There has been a number of resolutions by international donors and development agencies to forest protection with respect to the rights of indigenous people and other forest communities, and produce benefits to them in any action plans.
In Cambodia, there have been examples, where local people have opposed forest carbon projects that failed to consult them, displaced them from their lands or have not provided a fair share of revenues.
The Annadya project supports putting value on ecosystems and provides guidance on planning and funding approaches focusing on how protecting forests can help communities adapt to climate shifts, upholding rights, governance and the environment, and above all, the participation of forest peoples.
Despite huge efforts made by local authorities, poverty rate in Ratanakiri is still 37% (2010, UNDP) and 44% in Attapeu (2008, IFPRI/NCCR). This area has a very low population density and half of the 110,000 residents in Attapeu and the 150,000 in Ratanakiri are ethnic minorities and indigenous peoples. Settled in remote villages, these groups are unanimously known to be particularly vulnerable. They lack infrastructure, employment and livelihood opportunities, education and skills training; cultivate soil with low productivity and suffer from restricted access to land and face decline of natural resources.
Target group peculiarities
The target groups have been proved challenging to support due to peculiarities, among which the language barrier and illiteracy are not the least. Food consumption is for instance regulated by taboos that must be addressed in food use activities. If looked through a gender perspective, and though they account for about 80% of food production, women face intra-household discrimination to access food, even during pregnancy or lactating periods (HealthUnlimited). These groups are also known to be community-oriented, sharing communal goods (such as lands), and practicing the ‘samaakhi’ (traditional solidarity mechanisms), which is seen as a real opportunity for grass-roots institutions development. Globally, partners experience shows that without a careful assessment of cultural specificities, participation is uncertain and project success can be affected. This explains the anthropological component of the current partnership.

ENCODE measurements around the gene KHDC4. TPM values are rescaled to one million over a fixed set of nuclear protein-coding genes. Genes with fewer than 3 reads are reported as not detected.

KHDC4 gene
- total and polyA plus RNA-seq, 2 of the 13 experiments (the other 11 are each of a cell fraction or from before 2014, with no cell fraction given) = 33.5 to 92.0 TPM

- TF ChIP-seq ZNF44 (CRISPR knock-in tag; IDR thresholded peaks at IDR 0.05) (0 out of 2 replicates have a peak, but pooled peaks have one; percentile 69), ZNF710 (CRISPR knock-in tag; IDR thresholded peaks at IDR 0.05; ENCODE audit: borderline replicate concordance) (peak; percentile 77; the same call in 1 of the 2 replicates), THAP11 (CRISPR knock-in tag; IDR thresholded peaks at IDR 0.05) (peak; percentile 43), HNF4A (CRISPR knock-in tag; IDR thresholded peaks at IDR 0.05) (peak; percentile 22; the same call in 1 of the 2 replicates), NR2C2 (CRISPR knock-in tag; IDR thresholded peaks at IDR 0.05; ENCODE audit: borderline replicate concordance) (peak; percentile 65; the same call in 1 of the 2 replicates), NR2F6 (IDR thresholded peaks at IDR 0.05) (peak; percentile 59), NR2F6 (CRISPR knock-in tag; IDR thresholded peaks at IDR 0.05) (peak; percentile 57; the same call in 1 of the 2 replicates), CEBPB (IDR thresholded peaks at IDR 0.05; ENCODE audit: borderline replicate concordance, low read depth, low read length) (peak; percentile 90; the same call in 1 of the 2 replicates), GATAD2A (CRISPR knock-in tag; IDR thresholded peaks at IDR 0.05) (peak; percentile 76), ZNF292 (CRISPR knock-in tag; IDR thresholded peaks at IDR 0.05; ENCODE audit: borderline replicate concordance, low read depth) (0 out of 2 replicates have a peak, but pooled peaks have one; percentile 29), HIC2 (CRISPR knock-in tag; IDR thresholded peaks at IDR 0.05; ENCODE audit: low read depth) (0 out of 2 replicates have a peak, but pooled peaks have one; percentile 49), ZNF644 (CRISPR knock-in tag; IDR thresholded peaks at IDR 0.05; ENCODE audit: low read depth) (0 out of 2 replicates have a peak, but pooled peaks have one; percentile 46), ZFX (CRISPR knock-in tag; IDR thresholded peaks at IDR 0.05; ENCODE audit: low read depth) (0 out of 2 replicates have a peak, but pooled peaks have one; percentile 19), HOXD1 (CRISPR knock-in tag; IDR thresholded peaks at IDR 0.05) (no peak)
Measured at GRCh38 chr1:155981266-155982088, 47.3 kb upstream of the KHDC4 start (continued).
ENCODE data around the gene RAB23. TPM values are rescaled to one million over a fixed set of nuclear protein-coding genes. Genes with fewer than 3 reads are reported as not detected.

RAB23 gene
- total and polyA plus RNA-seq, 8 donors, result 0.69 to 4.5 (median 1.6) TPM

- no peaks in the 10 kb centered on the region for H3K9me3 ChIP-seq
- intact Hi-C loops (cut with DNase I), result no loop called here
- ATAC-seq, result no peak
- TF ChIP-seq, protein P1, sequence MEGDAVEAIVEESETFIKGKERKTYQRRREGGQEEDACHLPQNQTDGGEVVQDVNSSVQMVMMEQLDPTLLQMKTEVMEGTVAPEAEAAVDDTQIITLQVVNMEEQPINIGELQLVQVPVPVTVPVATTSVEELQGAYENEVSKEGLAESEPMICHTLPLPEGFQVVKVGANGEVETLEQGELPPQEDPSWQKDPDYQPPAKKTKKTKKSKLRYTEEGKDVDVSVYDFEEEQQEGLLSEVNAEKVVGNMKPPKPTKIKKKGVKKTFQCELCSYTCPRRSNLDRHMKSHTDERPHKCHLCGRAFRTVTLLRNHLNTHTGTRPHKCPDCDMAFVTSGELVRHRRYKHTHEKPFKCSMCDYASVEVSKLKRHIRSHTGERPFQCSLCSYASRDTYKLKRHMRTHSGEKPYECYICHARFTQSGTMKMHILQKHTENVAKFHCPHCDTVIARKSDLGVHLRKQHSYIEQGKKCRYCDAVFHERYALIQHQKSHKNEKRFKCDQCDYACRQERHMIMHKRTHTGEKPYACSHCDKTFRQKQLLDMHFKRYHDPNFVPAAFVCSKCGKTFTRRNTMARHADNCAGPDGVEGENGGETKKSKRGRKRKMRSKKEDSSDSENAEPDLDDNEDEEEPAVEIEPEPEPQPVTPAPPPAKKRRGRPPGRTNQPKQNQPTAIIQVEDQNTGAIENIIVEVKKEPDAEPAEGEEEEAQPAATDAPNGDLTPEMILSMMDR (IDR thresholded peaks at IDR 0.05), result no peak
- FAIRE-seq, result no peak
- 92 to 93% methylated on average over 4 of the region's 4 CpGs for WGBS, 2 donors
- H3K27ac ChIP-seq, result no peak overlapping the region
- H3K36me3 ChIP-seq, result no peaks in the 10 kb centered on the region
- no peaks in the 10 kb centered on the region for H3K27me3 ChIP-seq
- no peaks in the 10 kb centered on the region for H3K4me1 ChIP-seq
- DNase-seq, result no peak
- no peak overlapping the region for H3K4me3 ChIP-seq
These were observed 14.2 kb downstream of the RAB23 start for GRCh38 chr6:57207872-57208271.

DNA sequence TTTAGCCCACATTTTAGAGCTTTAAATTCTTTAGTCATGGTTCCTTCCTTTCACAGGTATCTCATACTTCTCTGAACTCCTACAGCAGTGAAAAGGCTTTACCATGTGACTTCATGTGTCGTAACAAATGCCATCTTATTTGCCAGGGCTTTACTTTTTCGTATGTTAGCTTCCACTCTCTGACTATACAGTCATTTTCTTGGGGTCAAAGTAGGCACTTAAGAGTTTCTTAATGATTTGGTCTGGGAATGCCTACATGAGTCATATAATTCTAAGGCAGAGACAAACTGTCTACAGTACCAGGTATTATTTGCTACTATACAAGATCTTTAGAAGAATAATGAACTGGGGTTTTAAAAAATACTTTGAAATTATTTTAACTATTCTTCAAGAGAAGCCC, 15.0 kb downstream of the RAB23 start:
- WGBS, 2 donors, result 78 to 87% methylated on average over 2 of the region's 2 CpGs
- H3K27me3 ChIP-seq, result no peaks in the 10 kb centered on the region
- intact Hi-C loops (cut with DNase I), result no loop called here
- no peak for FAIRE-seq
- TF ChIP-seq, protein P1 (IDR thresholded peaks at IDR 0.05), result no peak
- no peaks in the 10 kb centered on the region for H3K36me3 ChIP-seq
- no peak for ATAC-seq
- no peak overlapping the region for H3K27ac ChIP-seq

A majority of farmers traditionally practice shifting cultivation. This production system is now blamed for deforestation and even banned in Lao PDR, but the lack of alternatives hampers ban efficiency. Land access is becoming a major threat and leads for instance to shortened fallow periods, when in fact these are key to slash-and-burn sustainability, together with low population density. Soil fertility is thus declining and erosion is very rapid. Farmers lack knowledge and tools to adopt new production methods and to fight pests and diseases, while climate changes are bringing further drought and flooding. Fish-farming is much underused and animal production is limited due to lack of access to veterinary care. Agricultural productivity and trade-related activities are thus low, which affects provincial food security: diet is poor, and often deficient in proteins, lipids and micro-nutrients (WFP). Commercial activities are also very low-scale, offer-driven and irregular.
On the way to COP 21 in Paris, any plan on forest protection must be able to generate significant amounts of finance to forest-rich countries, do so with environmental integrity and contribute to reducing global greenhouse gas emissions as rapidly as possible.
Text, photo and video are submitted by Christoforos Pavlakis (Greece) – pavlakisch(at)gmail.com
The content, structure and grammar is at the discretion of the author only.
This post is published as an application by the author, to speak as a youth representative at the World Forestry Congress. Have a look at the other entries too!
As a reader, you can support this speaker’s entry:
- Leave a comment on this project in the field at the bottom of this page
- Support the post by clicking the “Like” button below
- Spread this post via your social media channels, using the two hashtags: #Forests2015 #Youth
The first tier selection of speakers will be based on the number of comments, likes and views each entry gets.